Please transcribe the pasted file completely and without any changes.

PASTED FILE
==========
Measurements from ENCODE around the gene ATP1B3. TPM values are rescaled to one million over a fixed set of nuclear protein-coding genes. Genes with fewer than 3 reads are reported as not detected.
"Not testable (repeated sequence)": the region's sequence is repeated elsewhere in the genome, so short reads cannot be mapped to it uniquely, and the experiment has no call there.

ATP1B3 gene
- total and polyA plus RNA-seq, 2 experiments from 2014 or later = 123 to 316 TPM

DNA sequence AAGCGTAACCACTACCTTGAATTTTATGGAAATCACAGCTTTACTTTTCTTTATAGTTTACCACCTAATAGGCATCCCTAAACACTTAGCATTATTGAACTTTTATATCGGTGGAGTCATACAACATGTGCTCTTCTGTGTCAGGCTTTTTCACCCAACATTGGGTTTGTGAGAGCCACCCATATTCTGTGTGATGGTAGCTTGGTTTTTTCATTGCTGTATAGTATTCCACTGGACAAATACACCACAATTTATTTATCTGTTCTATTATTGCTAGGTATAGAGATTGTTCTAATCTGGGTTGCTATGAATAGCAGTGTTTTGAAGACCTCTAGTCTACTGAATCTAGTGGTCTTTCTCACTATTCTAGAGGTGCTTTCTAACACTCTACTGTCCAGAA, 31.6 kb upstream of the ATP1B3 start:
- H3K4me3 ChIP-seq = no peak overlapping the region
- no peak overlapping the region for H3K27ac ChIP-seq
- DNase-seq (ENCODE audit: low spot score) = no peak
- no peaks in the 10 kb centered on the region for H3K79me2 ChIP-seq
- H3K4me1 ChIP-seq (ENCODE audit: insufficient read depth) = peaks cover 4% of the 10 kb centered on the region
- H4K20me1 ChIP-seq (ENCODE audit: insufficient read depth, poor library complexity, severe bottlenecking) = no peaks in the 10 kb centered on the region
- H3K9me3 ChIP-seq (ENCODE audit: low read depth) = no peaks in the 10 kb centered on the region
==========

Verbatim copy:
Measurements from ENCODE around the gene ATP1B3. TPM values are rescaled to one million over a fixed set of nuclear protein-coding genes. Genes with fewer than 3 reads are reported as not detected.
"Not testable (repeated sequence)": the region's sequence is repeated elsewhere in the genome, so short reads cannot be mapped to it uniquely, and the experiment has no call there.

ATP1B3 gene
- total and polyA plus RNA-seq, 2 experiments from 2014 or later = 123 to 316 TPM

DNA sequence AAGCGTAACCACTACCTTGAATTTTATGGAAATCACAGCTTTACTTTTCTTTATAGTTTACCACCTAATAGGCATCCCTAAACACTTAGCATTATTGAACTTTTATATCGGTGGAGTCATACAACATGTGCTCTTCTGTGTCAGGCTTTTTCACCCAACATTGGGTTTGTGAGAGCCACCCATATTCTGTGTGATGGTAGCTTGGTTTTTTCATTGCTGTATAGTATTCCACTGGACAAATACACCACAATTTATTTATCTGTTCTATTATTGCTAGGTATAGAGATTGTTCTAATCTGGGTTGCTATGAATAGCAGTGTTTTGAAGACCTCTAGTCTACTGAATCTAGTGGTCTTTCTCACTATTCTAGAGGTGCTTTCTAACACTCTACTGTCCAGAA, 31.6 kb upstream of the ATP1B3 start:
- H3K4me3 ChIP-seq = no peak overlapping the region
- no peak overlapping the region for H3K27ac ChIP-seq
- DNase-seq (ENCODE audit: low spot score) = no peak
- no peaks in the 10 kb centered on the region for H3K79me2 ChIP-seq
- H3K4me1 ChIP-seq (ENCODE audit: insufficient read depth) = peaks cover 4% of the 10 kb centered on the region
- H4K20me1 ChIP-seq (ENCODE audit: insufficient read depth, poor library complexity, severe bottlenecking) = no peaks in the 10 kb centered on the region
- H3K9me3 ChIP-seq (ENCODE audit: low read depth) = no peaks in the 10 kb centered on the region